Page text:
I told him that whether I made a backup or not, I was not going to be able to run any of my applications when I got the new machine back without reinstalling them all and copying thousands of files over. I thought that this was pointless when I knew that the problem was not the hard drive. Besides, why would I trust the underpaid tech down the street any more than I trust the underpaid contractors they use to "repair" their computers? He told me that if the ORIGINAL drive was not in the computer, they would not service it. When I pointed out that I could have upgraded the hard drive. Would that void the warranty? I was told it would.
After three days our case was forwarded to someone named Anthony (Extension 3114 at Site 79. He refused to give his last name). He was a "case resolution manager" for Compaq. We got an email telling us that he would call us, which he did several days later. Since I run several web sites and all of my maintenance software was on the hard drive that they insisted they needed. I couldn’t afford to have my computer down for two or three weeks.
I started looking around for a replacement Compaq motherboard on the Internet and made a very interesting discovery. The Compaq Presario (maybe others?) uses a generic design motherboard. In the past, name-brand computers required factory-supplied parts. However I took the bad motherboard out of the Presario and took it to a local computer shop. They had a motherboard in stock that fit it perfectly. The only differences were that the backplane did not line up with the factory backplane and the power switch plug required an adapter to fit the plug in the Compaq chassis. The backplane was no problem because the new motherboard came with one and I just popped the old one out and replaced it. The adapter was also a very easy swap.
This self-fix cost me $90 for the motherboard and $90 for the processor (they were both bad, it turns out). So now my $498 deal was a $678 deal.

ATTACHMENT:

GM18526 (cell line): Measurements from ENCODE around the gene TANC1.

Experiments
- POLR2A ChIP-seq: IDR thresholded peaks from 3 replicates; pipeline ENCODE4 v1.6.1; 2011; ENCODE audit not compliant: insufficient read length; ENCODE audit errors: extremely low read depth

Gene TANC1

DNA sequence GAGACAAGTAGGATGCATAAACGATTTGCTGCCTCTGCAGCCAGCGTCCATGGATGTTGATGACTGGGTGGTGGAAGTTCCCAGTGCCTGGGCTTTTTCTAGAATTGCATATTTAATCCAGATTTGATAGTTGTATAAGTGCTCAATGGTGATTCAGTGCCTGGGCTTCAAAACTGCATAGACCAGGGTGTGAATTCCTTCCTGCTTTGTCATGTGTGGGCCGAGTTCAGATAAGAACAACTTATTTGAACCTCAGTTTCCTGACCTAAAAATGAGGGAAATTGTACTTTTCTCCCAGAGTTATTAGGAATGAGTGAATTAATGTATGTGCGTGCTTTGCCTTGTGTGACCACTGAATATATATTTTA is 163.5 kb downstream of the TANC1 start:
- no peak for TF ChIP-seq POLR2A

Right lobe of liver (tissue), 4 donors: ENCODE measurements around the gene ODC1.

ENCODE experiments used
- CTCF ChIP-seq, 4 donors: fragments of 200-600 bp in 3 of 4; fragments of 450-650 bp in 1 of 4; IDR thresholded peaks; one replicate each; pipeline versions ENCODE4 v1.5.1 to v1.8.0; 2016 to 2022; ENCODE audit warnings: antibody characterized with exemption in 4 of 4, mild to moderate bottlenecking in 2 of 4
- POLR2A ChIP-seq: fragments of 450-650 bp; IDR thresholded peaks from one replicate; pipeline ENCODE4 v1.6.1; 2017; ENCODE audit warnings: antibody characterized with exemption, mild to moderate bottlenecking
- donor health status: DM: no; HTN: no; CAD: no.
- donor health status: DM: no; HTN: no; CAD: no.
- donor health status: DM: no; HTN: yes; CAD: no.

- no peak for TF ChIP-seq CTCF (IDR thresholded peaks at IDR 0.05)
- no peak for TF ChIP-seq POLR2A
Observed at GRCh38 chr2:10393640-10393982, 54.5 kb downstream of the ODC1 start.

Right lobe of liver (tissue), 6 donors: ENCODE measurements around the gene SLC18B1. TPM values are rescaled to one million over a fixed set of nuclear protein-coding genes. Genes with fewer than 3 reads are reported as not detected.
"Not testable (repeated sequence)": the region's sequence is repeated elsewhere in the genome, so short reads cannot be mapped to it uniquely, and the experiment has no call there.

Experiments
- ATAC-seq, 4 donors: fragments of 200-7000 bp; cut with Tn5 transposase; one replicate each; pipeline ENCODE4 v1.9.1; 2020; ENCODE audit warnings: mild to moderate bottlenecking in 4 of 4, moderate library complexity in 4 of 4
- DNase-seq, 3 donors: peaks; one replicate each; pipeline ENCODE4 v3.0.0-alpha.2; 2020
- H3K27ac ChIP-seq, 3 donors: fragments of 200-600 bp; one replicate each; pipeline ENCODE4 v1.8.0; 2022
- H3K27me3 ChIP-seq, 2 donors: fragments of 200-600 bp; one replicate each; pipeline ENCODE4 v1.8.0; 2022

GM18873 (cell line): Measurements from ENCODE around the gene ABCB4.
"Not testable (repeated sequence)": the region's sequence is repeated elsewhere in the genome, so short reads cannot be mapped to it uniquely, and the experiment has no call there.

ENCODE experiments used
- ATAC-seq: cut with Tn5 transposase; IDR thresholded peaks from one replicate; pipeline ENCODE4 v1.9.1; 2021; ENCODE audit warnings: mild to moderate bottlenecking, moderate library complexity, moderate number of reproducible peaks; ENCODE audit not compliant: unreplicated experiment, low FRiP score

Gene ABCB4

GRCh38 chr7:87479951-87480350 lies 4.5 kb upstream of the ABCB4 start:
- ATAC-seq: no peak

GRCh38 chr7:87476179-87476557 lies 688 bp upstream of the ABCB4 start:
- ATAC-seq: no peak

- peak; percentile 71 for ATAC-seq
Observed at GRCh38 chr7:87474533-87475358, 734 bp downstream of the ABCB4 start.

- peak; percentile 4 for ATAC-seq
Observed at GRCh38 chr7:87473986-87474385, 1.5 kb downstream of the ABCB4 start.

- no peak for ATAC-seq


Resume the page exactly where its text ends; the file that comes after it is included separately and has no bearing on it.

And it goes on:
Two days after I replaced the motherboard and chip Anthony from Compaq called me to “resolve my complaint”. I explained the situation and he wasted no time telling me that since I did not return the unit as required by the warranty rules (i.e. with the ORIGINAL hard drive), there was nothing that they could do. I asked them if they could reimburse my expenses, replace the bad motherboard, or do anything at all and they said that there was nothing they could do to resolve the problem. In fact, I specifically asked him “Are you telling me that there is nothing that can be done to resolve this problem”? He said “There is nothing.” His justification was that I didn’t do it their way, so they didn’t have to honor the warranty.
Thanks for nothing Compaq.
My advice for anyone who is looking for a computer is:
"Steer clear of the Compaq".
If you already have one and have discovered how useless their support is, or you are like me and refuse to send your bank account information on a hard drive that is just going to be sold off to a refurbishing company (and then maybe found by a dumpster diver in India), my advice is to get a motherboard from a computer store and chalk this one up to experience.
The motherboard I purchased is a very common Asus A7V8X-MX. They run about $90. I know for a fact that they work in this machine because I wrote this review using it. And it is even much faster than the original motherboard even though I got the identical processor for it.
I now have a new motherboard with a three year full replacement warranty from Asus that doesn’t require me to send in a hard drive with it to get service.